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Mission Control

For NYCxDesign 2014, our MFA Products of Design at the School of Visual Arts class presented MISSION CONTROL, a suite of interactions that explore how we come together to experience and share new design. The interventions turn common gestures of digital, social networking into analog artifacts and performances, critiquing our dependence on new technology and providing alternatives for timely communication and wayfinding. Through a playful series of dynamic, participatory installations, MissionCTRL celebrates the design community at large, and invites visitors to put away their devices and interact with each other in real life (IRL). The work comes out of a 10-week class called Design Performance taught by Sinclair Smith, which explores design exhibition beyond the pedestal, focusing in on interaction, participation, and staging new behaviors.

Mission CTRL is an exhibition featured May 16-19 at the 2014 NYCxDesign venue Wanted Design. The project was created as a collaboration between sixteen designers from the School of Visuals Arts' MFA in Products of Design course 'Design Performance,' taught by faculty member Sinclair Smith.

The project presents a suite of interactions that explore how we come together to experience and share new design. The interventions, re-imagine common gestures of digital, social networking as analog artifacts and performances, critiquing our dependence on new technology and providing alternatives for timely communication and wayfinding. 

Photos courtesy of Vidhi Goel.

#FAN

This was the exhibits physical like button. It took the form of an auction like paddle, that visitors would ideally hold up to the exhibitors to let them know that they are a fan.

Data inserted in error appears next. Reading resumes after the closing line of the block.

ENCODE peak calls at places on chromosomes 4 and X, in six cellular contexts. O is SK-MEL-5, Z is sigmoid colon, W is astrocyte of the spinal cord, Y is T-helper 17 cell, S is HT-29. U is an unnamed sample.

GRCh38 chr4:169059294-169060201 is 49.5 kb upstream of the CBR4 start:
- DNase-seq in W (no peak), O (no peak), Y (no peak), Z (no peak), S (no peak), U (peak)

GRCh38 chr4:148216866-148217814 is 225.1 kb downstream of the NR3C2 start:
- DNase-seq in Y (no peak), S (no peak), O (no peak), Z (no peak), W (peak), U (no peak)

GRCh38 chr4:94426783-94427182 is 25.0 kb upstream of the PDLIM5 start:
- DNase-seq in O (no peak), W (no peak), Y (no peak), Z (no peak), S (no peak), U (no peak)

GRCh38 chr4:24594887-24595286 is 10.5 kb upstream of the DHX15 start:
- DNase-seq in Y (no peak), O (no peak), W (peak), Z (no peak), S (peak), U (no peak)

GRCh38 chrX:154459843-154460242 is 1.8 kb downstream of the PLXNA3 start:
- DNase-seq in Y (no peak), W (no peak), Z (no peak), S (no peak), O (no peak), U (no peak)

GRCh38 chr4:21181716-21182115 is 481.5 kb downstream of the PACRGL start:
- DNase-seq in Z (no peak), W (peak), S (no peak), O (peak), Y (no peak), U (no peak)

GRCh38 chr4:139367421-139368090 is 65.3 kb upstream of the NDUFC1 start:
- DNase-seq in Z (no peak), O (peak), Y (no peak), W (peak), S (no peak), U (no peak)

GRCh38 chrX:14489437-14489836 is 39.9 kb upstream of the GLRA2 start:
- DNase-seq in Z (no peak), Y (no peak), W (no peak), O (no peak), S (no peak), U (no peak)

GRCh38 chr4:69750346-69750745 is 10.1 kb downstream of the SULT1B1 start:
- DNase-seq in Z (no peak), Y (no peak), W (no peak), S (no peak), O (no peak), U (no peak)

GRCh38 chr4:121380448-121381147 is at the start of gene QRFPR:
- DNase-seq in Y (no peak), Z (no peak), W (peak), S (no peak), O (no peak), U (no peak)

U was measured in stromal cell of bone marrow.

#POST

Here, seven roving vertical signs travel the vast expanse of the exhibition space, allowing visitors to “analog tweet” in real space and in real time. Messages can originate from the Mission CTRL booth or can spontaneously be created live on the fly. Students work with visitors to help them construct messages, engaging them in conversations around social media and point of view. 

 

Analog tweets range from shout-outs of great work, to messages back home, to news of after parties or lost items. #POST provides a large, low-tech, and mobile affordance to help people get their messages seen.affordance to help people get their messages seen.

#PRESS

#PRESS Press is a cart that allows the exhibition-goers to create statements with the deliberate and tedious experience of a letterpress. 
 

 

The messages created by the letterpress have the capability to be “launched” by any Post, by sliding it into the Post’s frame. 

#SNAP

#SNAP is a time-based analog tweet, taking its cues from self-destructing messages like the ones you’d find on services such as SnapChat. Here, visitors write messages on the boards and then hold them up for a limited time. 

 

Products of Design students use stopwatches to time the message for 20 seconds, at which point they are lowered and deleted. Here, messages tend to be more personal (and more risky!), where the temporality of the message influences its content.

#PORTAL

 This object/experience was developed from the desire to urge the exhibition-goers to clear their minds and be open to the experience of the exhibition. Design lovers go to many shows during design week and it can be quite draining.

 

#PORTAL is a door like frame and when a visitor walks through; Portal makes a “space-age” like sound that aims to surprise and rejuvenate the visitor. 


The Process